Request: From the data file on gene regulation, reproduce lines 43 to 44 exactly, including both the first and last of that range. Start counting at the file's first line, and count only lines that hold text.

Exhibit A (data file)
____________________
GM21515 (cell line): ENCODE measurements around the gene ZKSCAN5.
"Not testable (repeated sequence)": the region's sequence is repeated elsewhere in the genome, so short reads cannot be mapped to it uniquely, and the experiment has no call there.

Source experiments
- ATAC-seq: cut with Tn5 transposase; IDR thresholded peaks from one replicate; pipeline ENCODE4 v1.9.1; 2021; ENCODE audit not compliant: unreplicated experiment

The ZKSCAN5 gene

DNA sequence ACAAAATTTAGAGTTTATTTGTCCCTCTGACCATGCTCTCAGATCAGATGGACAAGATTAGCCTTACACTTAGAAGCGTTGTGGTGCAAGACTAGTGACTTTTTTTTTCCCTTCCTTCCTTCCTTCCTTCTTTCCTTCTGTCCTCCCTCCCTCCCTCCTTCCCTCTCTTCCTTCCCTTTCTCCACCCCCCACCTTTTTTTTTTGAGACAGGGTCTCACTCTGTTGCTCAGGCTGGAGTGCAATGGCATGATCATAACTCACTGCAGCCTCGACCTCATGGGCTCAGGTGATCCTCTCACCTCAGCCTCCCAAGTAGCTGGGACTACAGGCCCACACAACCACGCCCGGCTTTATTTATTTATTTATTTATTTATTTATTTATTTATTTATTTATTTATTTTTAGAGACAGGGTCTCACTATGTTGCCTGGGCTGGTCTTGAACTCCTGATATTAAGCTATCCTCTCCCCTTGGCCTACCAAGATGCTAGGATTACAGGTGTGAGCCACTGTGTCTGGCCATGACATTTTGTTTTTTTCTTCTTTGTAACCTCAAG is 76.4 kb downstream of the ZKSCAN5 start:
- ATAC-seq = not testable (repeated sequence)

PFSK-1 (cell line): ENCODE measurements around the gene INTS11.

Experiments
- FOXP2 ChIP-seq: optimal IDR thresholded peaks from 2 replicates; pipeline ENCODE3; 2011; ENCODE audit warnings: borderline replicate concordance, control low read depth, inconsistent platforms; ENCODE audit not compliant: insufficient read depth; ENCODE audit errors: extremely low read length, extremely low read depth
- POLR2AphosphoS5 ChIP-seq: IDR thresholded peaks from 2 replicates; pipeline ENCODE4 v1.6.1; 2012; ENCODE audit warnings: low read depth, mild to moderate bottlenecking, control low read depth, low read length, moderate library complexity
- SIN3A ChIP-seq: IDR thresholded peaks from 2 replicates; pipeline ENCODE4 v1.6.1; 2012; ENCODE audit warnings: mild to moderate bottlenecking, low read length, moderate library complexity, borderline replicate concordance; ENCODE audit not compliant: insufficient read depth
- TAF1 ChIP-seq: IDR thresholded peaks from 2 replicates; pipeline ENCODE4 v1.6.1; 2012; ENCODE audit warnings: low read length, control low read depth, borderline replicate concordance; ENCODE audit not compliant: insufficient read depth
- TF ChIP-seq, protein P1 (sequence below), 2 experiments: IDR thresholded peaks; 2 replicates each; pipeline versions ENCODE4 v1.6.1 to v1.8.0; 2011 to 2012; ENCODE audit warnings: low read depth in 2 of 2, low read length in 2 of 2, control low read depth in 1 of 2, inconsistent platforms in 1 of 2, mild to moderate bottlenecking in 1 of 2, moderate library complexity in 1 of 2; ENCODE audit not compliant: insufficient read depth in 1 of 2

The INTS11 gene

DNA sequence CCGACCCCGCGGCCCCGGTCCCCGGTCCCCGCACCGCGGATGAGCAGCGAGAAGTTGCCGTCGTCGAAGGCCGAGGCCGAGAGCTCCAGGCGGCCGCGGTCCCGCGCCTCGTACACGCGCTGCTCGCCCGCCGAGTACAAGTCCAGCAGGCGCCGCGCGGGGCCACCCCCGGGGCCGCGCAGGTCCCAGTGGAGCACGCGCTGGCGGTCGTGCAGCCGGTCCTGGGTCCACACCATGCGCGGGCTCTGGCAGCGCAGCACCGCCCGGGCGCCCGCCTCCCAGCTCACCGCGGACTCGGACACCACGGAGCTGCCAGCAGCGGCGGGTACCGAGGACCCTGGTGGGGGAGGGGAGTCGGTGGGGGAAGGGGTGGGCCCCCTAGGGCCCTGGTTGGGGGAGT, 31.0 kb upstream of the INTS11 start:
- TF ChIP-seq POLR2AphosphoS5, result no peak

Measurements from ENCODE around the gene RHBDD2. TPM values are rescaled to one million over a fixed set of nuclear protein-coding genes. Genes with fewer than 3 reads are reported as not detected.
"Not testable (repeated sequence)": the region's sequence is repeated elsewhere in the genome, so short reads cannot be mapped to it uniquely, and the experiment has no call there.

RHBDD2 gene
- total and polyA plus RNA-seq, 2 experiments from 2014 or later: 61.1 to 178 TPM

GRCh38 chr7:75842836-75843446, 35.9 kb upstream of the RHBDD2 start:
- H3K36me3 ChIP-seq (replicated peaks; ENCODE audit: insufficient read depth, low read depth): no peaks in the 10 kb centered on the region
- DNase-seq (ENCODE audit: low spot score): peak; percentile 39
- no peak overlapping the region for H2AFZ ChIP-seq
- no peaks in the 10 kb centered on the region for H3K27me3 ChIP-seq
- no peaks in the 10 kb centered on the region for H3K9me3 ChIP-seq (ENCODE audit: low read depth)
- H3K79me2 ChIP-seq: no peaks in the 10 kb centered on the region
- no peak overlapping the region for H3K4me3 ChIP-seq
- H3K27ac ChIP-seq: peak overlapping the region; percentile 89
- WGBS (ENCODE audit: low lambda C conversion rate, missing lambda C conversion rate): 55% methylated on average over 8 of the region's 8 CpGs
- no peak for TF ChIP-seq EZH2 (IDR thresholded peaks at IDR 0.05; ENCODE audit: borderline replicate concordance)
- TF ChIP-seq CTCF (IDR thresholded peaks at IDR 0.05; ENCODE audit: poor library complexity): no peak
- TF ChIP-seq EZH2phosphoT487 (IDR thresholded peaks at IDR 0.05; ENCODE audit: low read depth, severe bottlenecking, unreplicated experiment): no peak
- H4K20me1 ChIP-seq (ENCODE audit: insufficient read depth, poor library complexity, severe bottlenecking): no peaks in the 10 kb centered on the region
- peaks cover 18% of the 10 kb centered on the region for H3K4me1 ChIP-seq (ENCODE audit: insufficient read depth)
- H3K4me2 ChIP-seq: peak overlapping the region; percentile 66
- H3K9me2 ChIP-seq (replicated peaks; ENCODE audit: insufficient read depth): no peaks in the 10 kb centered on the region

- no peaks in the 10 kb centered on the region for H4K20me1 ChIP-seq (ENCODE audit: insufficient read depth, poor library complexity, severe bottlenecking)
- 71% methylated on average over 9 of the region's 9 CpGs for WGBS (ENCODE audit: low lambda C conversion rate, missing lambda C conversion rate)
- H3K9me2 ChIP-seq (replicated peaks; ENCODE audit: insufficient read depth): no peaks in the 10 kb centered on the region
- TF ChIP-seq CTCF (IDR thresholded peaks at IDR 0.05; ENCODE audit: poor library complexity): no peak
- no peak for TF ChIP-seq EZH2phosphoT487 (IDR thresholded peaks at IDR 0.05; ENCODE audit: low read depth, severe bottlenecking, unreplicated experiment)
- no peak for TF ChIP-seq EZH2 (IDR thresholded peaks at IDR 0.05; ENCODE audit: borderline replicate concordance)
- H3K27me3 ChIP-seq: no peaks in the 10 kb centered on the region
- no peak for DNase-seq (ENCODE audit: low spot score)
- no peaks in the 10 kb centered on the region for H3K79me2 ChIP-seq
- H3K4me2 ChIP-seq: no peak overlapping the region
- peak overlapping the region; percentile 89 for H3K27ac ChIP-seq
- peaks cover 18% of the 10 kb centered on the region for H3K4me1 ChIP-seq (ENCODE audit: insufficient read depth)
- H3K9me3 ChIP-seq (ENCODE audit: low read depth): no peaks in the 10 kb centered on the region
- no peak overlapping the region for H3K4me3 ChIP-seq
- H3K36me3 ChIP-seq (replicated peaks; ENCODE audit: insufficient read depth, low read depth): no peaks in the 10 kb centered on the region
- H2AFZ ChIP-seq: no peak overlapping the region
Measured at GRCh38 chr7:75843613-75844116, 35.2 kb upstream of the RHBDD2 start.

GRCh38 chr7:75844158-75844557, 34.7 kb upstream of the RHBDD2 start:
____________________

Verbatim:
- no peak for TF ChIP-seq EZH2phosphoT487 (IDR thresholded peaks at IDR 0.05; ENCODE audit: low read depth, severe bottlenecking, unreplicated experiment)
- no peak for TF ChIP-seq EZH2 (IDR thresholded peaks at IDR 0.05; ENCODE audit: borderline replicate concordance)